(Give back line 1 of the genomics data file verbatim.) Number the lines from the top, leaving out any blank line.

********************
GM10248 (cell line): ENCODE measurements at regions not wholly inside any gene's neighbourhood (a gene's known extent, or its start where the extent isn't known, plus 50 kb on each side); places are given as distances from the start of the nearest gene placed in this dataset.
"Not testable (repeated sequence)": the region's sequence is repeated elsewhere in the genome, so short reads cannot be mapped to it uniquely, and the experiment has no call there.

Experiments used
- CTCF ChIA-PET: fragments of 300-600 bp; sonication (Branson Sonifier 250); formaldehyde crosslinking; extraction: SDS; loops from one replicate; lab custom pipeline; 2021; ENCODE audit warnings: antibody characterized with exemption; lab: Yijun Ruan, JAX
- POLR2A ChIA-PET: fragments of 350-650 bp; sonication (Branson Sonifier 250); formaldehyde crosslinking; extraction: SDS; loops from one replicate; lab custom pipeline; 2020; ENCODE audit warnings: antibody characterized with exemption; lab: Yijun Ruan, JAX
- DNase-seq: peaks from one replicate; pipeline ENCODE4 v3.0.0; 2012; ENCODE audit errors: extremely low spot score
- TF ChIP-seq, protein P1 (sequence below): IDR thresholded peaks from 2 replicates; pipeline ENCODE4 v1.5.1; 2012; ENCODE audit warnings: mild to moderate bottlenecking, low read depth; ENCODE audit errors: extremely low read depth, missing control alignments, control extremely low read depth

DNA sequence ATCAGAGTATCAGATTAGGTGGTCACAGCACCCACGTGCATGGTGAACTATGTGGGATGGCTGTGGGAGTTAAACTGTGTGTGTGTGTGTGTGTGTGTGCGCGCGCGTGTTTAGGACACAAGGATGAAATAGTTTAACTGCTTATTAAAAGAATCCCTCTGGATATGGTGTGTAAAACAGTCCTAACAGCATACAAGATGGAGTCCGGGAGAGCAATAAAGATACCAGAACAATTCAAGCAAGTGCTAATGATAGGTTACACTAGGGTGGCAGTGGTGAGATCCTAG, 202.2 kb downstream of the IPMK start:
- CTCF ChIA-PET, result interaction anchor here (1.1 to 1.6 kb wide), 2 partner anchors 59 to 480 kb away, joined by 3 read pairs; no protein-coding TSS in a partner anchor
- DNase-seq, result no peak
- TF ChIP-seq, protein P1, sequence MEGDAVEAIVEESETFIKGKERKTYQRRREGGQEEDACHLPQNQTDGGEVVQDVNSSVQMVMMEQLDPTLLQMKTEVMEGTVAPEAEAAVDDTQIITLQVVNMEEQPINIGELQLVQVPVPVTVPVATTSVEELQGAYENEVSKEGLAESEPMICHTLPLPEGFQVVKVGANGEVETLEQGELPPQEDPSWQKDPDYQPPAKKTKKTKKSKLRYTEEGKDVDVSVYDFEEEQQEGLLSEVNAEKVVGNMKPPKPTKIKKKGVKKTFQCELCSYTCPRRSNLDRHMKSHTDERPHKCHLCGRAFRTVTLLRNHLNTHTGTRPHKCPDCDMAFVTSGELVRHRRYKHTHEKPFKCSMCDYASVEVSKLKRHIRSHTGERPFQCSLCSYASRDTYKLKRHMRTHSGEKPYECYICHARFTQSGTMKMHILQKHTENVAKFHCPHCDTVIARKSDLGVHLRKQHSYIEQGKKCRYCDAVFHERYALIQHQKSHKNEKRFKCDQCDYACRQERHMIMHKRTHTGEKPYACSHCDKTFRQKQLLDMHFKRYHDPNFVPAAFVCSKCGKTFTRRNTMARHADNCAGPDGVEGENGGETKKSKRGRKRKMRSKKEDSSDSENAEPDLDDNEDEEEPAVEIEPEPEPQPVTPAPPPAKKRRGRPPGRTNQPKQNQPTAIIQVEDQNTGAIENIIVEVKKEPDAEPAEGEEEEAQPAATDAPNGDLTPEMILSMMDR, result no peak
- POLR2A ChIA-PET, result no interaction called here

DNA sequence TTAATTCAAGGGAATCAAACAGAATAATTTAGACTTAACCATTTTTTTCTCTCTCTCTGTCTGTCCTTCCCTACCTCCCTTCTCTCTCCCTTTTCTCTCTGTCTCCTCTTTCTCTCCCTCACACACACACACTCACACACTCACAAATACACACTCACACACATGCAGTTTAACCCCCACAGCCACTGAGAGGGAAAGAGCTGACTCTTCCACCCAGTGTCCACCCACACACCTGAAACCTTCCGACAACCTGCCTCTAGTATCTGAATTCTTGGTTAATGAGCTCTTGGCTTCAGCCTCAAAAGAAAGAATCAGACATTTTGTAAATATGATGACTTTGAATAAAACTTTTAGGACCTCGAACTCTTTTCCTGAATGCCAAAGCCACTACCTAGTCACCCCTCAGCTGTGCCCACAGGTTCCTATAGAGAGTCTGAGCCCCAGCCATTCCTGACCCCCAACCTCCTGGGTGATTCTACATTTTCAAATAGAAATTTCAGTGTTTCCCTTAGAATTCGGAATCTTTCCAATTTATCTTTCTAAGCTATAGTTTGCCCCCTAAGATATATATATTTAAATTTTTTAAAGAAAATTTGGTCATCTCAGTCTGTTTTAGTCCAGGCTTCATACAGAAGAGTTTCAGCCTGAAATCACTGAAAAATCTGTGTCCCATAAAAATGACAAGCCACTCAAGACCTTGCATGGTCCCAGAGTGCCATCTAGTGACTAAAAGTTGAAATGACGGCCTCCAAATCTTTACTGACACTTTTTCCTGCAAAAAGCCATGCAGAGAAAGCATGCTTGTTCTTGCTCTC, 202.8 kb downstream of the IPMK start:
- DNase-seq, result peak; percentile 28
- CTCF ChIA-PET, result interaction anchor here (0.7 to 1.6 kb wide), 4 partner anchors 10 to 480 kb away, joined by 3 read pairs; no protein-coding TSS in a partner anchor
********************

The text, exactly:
GM10248 (cell line): ENCODE measurements at regions not wholly inside any gene's neighbourhood (a gene's known extent, or its start where the extent isn't known, plus 50 kb on each side); places are given as distances from the start of the nearest gene placed in this dataset.